We liked the original Sony Ericsson Xperia Arc very much indeed. This is almost exactly the same, so we like this a lot too.
For owners and fans of the original Xperia Arc, the Sony Ericsson Xperia Arc S is way too similar to the original phone to recommend upgrading to. But the software updates are useful and the processor boost a welcome if mostly undetectable enhancement, making this upgraded Xperia Arc a very good buy for anyone after a sleek, high-performance smartphone.
The 4.2-inch screen is about as good as it gets. It's between this and the legendary Samsung Galaxy S2 when it comes to the best brightness and colour reproduction on a mobile phone, with the Sony Ericsson Xperia Arc S's Reality Display a constant joy to read on and poke.
The camera app is very fast and full of features. The resulting shots perhaps aren't quite as good as they could be, but for versatility, ease of use and features the Sony Ericsson Xperia Arc S camera is a winner.
Sony Ericsson's developers are on fire when it comes to Android enhancements. Compared to the excellent original Xperia Arc, this newer 2.3.4 software features even more social features, loads of tiny usability and visual tweaks, plus a great clone of the Swype line-drawing keyboard.
The 720p video isn't amazing in terms of picture quality. The frame rate is solid and smooth, but the clips lack some clarity and detail. For a high-end Android device, it's not quite up there with the higher-quality 1080p-capable handsets.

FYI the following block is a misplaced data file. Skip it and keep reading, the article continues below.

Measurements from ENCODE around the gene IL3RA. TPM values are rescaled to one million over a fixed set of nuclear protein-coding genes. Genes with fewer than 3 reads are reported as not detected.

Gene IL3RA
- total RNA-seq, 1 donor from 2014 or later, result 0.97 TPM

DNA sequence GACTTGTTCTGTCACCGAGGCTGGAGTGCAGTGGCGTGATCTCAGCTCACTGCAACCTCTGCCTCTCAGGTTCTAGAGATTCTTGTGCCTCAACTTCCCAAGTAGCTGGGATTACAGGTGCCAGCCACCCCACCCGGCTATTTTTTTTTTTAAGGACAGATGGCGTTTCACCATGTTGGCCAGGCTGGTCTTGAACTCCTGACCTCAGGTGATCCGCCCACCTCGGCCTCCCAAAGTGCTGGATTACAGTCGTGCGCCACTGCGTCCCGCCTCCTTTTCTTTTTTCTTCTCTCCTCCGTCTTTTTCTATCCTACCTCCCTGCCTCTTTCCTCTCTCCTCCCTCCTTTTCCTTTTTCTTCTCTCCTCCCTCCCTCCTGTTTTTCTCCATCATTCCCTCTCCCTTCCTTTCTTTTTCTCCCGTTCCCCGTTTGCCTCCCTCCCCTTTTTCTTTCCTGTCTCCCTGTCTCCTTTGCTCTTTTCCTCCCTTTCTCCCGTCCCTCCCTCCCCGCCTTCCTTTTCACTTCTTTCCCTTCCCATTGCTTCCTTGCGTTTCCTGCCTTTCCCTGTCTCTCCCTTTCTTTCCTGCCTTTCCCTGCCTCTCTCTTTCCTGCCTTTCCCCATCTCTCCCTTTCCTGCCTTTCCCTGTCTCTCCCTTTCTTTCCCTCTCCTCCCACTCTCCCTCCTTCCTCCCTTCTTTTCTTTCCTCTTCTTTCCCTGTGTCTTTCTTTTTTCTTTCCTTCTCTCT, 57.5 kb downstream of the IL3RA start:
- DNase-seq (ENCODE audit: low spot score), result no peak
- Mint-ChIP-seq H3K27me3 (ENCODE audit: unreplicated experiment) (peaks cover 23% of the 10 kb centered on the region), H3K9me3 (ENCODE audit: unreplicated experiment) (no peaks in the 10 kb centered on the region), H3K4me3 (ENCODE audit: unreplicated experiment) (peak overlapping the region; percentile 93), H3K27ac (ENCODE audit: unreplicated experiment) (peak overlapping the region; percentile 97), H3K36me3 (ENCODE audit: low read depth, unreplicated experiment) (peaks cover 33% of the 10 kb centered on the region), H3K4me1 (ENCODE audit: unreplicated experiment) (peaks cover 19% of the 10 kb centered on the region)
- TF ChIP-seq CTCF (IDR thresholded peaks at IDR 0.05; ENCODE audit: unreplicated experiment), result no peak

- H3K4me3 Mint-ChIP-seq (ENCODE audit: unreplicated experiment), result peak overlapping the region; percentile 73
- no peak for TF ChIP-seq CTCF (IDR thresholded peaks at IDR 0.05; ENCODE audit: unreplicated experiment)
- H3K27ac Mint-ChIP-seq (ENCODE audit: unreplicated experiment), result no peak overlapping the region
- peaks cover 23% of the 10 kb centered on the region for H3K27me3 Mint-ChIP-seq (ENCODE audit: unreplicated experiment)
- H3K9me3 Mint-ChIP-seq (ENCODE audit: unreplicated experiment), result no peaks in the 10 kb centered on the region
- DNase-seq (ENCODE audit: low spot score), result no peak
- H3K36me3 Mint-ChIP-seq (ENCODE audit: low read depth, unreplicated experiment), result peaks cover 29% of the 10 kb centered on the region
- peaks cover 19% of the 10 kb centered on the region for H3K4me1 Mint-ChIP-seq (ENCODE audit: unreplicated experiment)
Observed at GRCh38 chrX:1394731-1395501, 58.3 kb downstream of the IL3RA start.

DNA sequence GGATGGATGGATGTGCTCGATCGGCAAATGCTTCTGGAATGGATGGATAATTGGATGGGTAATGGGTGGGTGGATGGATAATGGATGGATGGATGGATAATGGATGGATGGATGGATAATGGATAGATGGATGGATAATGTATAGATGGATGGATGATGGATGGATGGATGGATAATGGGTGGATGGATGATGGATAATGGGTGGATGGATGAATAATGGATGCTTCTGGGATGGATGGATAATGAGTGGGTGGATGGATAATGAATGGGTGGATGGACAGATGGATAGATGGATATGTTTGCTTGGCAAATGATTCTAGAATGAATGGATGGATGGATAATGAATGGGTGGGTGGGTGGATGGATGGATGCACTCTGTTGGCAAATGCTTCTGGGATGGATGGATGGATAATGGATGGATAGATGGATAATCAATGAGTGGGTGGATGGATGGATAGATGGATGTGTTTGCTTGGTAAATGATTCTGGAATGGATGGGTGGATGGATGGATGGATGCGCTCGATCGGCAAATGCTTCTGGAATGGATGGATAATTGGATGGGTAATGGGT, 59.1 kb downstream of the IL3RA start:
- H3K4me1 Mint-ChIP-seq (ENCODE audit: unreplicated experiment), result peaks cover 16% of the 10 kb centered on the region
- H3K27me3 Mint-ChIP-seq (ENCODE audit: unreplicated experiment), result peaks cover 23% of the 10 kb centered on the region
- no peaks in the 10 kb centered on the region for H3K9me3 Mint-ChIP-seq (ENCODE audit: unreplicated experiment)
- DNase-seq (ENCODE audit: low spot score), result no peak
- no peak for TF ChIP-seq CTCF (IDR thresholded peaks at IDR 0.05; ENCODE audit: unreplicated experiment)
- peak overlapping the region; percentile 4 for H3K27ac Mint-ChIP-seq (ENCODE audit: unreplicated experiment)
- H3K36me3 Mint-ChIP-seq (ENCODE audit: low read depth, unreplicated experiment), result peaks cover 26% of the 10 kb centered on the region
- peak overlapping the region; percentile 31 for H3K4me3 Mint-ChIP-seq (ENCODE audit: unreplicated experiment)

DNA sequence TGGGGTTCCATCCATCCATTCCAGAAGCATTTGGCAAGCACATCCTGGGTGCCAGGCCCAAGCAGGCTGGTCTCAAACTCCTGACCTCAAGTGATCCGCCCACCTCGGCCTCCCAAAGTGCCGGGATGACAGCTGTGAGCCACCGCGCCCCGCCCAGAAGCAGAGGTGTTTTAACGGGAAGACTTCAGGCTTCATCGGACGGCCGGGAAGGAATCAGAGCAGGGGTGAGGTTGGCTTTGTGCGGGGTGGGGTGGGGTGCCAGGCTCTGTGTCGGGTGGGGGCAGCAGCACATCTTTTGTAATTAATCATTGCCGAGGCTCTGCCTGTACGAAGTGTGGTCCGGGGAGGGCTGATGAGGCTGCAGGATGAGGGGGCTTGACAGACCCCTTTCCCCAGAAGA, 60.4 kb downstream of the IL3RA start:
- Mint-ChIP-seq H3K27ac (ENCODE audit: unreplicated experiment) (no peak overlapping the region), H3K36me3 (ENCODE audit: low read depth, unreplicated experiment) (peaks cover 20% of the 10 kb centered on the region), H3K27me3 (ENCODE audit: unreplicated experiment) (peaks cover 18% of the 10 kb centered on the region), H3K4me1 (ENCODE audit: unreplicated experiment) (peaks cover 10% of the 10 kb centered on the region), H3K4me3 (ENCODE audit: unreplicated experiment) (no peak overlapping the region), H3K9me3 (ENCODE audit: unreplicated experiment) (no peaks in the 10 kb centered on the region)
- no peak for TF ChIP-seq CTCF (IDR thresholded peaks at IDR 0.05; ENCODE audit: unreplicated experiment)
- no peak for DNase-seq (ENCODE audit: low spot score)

Sony Ericsson's approach to widget design is a bit random. There's no coherent feel to it, the powerstrip replacement buttons are too big, with many of the widgets making the screens look rather messy when placed next to each other.
The slim phone means slim buttons. Finding the power button requires a small amount of mental focus, while the tiny camera shutter and volume rockers would benefit from being pumped up a little.
The Sony Ericsson Xperia Arc S is a slim, bright, powerful Android smartphone that shows off the mobile operating system to its very best. The screen is fantastic and the processor and memory perform well enough to keep the Android experience running smoothly and quickly.
However, the hardware upgrade in here isn't really noticeable at all. We never felt the original Xperia Arc was in any way underpowered or slow, so the 1.4GHz upgrade seems a bit pointless.
It's a lovely phone, but if the launch of the Sony Ericsson Xperia Arc S means the original Xperia Arc starts selling for a big discount, you'd be just as well of picking that one up instead. Both are excellent mobile phones.